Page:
One almost inevitable consequence of the new Test structure would be India’s inability to become champions. With equal weight assigned to home and away fixtures, India’s failure to win in Australia, England, South Africa and even New Zealand would make it all but impossible for them to finish in the top two.

Once India’s forthcoming home series against Australia is completed, their last 17 Test matches would have been played on home soil, where they are invincible. No wonder they are number one. They would, of course, have far more chance of succeeding in the proposed 13-team ODI league that would also include Afghanistan, Ireland and another qualifier.

All the new proposals must be ratified at the next ICC meeting in April, by which time the BCCI might be fully “functional” again.

■ There can be no doubt that CSA’s new eight-franchise T20 Global Destinations League, due to debut in November, is being rushed. A decade of ground has been lost to the Indian Premier League and another six years to Australia’s Big Bash League, not to mention the Caribbean Premier League,  and CSA is desperate to catch up.

Without the luxury of time to build an in-house competition such as the Big Bash, which is 100% owned by Cricket Australia, CSA has opted to sell its eight new franchises to independent owners. It is the only way to ensure there is sufficient cash in the salary pool to attract many of the best players in the world.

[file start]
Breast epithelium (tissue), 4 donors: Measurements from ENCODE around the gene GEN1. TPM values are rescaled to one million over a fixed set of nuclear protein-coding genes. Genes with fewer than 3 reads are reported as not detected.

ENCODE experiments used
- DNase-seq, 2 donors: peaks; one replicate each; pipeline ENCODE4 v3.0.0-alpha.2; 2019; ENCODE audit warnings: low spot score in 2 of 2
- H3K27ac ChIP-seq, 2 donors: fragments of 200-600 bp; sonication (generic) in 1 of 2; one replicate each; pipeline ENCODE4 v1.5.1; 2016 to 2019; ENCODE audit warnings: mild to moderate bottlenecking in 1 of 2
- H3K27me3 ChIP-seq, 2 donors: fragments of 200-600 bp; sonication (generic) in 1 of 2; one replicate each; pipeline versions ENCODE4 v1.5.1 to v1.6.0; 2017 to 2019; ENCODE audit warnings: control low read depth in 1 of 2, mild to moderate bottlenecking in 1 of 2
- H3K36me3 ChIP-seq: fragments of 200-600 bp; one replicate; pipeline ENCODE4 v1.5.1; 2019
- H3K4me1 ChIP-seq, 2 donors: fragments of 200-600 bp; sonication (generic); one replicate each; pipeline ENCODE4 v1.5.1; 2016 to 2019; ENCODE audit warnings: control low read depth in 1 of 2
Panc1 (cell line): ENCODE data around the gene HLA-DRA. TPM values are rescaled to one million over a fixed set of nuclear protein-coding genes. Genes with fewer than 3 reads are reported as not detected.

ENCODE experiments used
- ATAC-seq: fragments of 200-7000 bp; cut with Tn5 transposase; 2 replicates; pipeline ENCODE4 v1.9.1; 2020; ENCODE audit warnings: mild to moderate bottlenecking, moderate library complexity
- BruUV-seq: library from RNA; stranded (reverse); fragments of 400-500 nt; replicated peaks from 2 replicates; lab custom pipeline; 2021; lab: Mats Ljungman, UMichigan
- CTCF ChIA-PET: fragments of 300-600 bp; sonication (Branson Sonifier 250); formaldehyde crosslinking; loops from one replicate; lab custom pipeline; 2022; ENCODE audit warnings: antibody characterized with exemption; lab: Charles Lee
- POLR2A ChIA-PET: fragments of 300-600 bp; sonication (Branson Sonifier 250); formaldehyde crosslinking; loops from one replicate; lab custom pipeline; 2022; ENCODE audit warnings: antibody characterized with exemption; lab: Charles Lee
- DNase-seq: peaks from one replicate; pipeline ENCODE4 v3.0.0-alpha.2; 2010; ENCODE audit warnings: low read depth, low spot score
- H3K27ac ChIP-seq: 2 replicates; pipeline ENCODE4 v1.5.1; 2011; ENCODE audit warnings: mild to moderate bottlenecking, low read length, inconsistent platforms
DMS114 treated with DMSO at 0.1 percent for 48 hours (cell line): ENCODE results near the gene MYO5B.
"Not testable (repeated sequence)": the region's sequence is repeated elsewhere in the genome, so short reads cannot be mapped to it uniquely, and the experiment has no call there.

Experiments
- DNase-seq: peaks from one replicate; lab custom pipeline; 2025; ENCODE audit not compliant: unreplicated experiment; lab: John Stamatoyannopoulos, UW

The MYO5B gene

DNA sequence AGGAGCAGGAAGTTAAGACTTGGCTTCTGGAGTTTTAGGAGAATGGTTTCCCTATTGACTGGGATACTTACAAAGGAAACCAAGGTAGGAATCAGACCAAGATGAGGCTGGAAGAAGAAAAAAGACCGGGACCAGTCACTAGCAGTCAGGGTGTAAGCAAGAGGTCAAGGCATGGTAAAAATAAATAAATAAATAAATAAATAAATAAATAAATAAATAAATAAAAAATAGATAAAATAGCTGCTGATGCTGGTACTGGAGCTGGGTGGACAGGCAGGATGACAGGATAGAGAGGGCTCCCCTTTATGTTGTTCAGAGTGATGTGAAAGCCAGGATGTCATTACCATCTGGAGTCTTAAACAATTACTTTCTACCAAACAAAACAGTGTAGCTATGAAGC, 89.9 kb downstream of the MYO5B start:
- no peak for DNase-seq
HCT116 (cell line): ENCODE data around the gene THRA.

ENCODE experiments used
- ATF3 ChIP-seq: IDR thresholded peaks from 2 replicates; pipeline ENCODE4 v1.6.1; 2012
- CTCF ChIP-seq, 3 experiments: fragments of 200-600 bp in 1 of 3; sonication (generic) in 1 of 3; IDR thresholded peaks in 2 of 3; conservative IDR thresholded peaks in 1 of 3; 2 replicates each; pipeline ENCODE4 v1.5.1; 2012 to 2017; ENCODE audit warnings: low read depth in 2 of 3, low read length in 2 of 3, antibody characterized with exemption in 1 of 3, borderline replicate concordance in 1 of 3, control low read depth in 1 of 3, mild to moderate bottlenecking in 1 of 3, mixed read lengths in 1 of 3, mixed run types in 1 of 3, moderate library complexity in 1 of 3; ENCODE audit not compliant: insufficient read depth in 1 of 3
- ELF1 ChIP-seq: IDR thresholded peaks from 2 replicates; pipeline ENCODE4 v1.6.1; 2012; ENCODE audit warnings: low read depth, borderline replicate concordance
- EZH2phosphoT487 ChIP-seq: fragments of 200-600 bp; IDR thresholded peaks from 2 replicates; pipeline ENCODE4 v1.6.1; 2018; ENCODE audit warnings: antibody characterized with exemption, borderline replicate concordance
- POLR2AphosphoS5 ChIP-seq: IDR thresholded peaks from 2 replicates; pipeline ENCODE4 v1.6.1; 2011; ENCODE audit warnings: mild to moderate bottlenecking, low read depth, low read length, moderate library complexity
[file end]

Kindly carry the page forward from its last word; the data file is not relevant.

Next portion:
Several business conglomerates and consortia, as well as wealthy individuals, have already expressed an interest in buying a franchise but, with asking prices likely to reach R100‑million, they will want complete control of their investment.

CSA will have no control, for example, of when national players can participate. And would owners accept transformation targets?

The new league is likely to be rough and ready in its early stages but that may be its greatest attraction. Brands will see the opportunities presented by a global television audience. No doubt there will be dancing girls and music, but the hope is that best fireworks will happen on the field rather than off it.